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Daily Tck: Negotiations toward a new global climate agreement resume in Bonn

The Daily Tck: A daily dispatch from the GCCA team at the UN climate talks in Bonn. Sign up to have them delivered to your inbox during the climate talks.  

new global climate agreement

Creative Commons: UNFCCC, 2015

  • Last round of pre-Paris negotiations kicked off Monday, amidst backdrop of growing political momentum and increasing public pressure
  • Analysis shows new national action plans are bending down the curve of expected warming, but not enough to safeguard our future
  • Frustration over lack of ambition and key options missing from streamlined co-chairs text highlight challenges faced in the work ahead

The penultimate round of negotiations on a new global climate agreement kicked off Monday in Bonn. Much of the day’s focus was on governments’ reactions to a 20-page text put forward by the co-chairs leading the process as a basis for this week’s talks. The new text is significantly more concise than the 76-page document that served as the basis for the last round of negotiations. It centers around the same pillars as the previous draft, including mitigation, adaptation and finance, and is separated into sections on the “agreement”, which will form the basis of the Paris deal, and the “decisions”, which will elaborate on the details.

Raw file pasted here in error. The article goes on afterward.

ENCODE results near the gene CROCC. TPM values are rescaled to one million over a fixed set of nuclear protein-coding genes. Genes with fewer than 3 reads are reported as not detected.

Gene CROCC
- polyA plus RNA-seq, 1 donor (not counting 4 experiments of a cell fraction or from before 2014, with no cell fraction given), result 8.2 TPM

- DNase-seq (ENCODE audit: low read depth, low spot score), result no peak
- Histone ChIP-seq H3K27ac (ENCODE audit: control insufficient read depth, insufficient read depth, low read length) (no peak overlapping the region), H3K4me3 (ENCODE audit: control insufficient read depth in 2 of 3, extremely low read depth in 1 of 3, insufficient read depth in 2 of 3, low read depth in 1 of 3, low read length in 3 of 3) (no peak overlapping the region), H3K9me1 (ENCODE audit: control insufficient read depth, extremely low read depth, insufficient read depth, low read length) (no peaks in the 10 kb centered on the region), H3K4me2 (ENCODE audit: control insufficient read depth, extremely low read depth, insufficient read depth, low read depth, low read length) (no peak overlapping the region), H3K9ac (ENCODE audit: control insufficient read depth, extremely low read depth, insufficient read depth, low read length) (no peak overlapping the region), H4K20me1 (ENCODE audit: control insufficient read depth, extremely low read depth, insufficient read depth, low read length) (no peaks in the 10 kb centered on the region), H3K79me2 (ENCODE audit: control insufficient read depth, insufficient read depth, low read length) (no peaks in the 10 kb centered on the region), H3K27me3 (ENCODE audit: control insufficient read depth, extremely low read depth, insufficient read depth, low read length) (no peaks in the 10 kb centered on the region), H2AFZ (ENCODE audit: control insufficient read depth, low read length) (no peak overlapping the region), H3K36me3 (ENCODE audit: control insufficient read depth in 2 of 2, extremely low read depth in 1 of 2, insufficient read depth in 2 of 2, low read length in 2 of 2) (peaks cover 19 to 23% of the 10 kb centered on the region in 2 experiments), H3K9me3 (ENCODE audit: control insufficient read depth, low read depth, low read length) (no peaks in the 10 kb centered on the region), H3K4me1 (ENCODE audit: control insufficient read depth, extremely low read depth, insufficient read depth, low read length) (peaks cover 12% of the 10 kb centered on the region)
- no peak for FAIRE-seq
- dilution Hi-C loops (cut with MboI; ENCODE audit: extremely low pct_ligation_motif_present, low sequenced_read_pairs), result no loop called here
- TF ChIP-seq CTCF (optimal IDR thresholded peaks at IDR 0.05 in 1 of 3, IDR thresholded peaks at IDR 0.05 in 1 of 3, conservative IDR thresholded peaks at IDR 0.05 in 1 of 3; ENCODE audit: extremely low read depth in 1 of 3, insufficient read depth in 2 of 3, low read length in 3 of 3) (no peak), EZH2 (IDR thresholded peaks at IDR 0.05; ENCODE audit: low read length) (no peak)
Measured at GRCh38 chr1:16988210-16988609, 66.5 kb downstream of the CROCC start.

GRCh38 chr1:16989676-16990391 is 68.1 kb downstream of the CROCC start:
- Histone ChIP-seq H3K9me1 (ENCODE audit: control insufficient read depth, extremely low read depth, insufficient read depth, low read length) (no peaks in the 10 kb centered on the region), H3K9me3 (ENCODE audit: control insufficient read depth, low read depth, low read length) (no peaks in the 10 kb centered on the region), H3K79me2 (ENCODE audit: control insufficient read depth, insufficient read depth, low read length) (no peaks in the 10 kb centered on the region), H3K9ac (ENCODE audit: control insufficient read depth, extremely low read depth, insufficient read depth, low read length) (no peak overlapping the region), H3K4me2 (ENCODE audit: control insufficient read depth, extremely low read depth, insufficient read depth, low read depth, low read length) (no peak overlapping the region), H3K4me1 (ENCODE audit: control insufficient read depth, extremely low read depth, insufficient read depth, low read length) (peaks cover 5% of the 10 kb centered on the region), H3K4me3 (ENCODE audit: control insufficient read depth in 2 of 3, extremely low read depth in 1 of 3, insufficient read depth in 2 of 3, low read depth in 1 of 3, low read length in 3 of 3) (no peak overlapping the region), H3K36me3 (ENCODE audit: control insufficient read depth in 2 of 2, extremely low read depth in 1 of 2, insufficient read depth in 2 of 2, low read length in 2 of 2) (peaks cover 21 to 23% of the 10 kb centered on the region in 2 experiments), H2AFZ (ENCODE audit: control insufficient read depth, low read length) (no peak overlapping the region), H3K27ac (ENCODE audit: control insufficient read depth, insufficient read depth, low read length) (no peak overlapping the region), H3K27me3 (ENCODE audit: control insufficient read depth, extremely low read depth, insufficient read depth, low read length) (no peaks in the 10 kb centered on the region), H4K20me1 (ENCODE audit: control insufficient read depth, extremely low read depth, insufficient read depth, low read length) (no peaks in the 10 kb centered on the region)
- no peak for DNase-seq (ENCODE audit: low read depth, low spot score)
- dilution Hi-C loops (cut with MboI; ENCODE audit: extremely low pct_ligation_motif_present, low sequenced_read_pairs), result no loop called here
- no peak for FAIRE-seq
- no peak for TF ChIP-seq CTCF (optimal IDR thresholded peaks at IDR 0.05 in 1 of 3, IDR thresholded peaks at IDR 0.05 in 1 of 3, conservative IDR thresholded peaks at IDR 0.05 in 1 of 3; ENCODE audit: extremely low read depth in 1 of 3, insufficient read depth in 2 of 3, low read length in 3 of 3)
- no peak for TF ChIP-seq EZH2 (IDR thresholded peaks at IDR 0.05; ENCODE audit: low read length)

With 50 pages cut from the latest version, a number of important elements were left out, spurring concern that the 20-page document and months of work leading up to it might be tossed altogether. Instead, governments appear to have agreed to use the text as a basis for negotiations over what key elements might be added back as ‘surgical insertions.’ Ultimately, negotiators need to finish the week in Bonn with a text – containing a few clear political options for each element – ready for ministers take forward in November.

Our partners are working together throughout this week to ensure a range of key elements in the draft text are strengthened, such as finance, adaptation, and loss & damage; added back in, including the strongest options for a long-term goal; and clarified, to ensure the climate action plans and the means to implement them increase in regular and frequent cycles.

Join our Daily Tck morning meeting live online at 10am CST

We are experimenting with live-streaming our morning Daily Tck meetings from Bonn. The meetings are an opportunity for civil society actors from across the UNFCCC to gather intelligence, share tactics and ignite collaboration.